Reported data breached records in US from 2005 to present exceed 500 million

You probably are more than a little paranoid about giving out your social security number but that risk is just the tip of the iceberg. Data breaches over the past eight-and-a-half years put millions of people at risk.
Written by Ken Hess, Contributor

It's hard to wrap your head around a half billion anything isn't it? Although I could probably wrap my head around a half billion dollars in money with some ease, it's hard for me to think of that many of anything else. From 2005 to present, there are a reported 535,267,233 records of data* breached by various means in the US alone. To put that number in perspective, that's 1.7 times the total population of the US. And please note a significant word in the title of this post, "Reported." That's right, reported. Many, or perhaps most, of the breaches that have occurred over the past decade have no reported number of records associated with them. They're designated as "Unknown."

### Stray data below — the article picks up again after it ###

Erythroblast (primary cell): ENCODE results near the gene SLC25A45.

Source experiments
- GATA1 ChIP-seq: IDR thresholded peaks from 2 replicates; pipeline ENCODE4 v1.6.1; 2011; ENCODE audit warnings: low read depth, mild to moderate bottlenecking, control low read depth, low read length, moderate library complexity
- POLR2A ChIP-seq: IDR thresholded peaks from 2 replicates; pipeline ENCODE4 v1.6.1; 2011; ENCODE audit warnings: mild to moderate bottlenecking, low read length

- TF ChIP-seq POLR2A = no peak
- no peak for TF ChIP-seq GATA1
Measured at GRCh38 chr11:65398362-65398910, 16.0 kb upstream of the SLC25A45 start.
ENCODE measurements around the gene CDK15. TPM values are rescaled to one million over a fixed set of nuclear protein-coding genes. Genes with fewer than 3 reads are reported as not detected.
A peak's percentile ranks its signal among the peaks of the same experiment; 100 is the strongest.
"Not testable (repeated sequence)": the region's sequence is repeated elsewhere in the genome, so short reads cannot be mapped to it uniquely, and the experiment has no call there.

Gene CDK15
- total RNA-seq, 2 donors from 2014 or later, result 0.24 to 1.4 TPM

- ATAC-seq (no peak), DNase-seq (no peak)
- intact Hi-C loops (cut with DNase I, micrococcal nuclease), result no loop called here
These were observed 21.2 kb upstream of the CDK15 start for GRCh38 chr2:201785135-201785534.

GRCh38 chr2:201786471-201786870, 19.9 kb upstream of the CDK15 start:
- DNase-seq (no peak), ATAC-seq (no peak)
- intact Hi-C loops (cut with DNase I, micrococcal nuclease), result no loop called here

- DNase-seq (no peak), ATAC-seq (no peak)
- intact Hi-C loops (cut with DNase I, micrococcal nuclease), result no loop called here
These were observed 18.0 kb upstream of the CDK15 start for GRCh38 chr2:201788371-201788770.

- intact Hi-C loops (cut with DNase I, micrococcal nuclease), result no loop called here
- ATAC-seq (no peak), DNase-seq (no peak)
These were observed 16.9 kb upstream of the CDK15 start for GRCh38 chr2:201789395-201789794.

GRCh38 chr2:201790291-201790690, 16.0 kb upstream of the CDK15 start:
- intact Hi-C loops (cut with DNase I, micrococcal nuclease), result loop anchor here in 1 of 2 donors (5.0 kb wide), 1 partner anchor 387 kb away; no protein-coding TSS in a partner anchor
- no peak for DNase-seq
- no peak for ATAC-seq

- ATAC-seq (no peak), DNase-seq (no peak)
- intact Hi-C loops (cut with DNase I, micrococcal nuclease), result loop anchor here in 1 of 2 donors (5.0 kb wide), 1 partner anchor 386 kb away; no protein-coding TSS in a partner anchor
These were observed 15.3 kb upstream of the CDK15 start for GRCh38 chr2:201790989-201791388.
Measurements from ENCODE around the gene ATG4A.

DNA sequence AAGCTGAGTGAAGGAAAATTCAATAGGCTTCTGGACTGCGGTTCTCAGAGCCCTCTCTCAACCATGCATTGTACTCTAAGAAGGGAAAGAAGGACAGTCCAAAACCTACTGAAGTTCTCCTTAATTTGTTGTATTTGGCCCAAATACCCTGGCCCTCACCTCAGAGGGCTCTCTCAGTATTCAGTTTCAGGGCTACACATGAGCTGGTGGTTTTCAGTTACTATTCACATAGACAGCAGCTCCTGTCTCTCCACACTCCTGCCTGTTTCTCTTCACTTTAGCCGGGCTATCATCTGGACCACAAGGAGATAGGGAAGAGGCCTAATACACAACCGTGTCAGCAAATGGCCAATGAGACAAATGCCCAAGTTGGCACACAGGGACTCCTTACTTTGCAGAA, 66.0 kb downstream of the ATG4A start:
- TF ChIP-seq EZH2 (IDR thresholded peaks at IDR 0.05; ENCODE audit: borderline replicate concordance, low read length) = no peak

Comforting isn't it?


No, it isn't.

It's no wonder that identity theft is at an all-time high, new security companies pop up everyday, and new government task forces attempt to quell the ongoing threat.

If our cyber security task forces are as effective as our "War on Drugs" and "War on Cancer" have been over the past 40 years, we're in for a lot of trouble.

I think it's safe to say that your data is at risk and there's not much you can do about it. That is unless you want to totally go "off the grid" and live a life of solitude.

Reported Data Breached Records by Year

  • 2005 - 66,853,201
  • 2006 - 19,137,844
  • 2007 - 127,717,243
  • 2008 - 35,691,255
  • 2009 - 223,146,989
  • 2010 - 16,167,542
  • 2011 - 22,918,441
  • 2012 - 17,491,690
  • 2013 - 6,413,028
  • Total - 535,267,233

Note 2007 and 2009 account for more than half the records in those two years alone. Of course, 2013 isn't over yet. 2005's records are approximately one-half the number of records as 2007. Remember that these are reported numbers of records, which means that we really have no idea how many actual records have been compromised. These numbers are real but they do not represent all of the compromised records over the past nine years.